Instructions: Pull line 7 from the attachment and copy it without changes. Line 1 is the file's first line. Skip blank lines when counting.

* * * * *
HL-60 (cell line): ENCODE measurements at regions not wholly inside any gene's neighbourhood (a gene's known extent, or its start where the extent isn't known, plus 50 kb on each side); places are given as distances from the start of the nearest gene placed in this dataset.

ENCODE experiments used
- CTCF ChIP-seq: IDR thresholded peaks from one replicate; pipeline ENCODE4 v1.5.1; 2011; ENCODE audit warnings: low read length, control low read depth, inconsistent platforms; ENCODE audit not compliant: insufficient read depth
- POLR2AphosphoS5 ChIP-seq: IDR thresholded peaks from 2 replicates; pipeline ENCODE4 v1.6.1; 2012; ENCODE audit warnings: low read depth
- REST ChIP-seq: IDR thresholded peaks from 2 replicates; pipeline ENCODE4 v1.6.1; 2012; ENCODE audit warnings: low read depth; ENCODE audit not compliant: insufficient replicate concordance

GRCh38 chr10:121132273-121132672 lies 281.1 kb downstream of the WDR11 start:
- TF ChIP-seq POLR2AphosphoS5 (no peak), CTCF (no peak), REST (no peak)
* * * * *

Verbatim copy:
- TF ChIP-seq POLR2AphosphoS5 (no peak), CTCF (no peak), REST (no peak)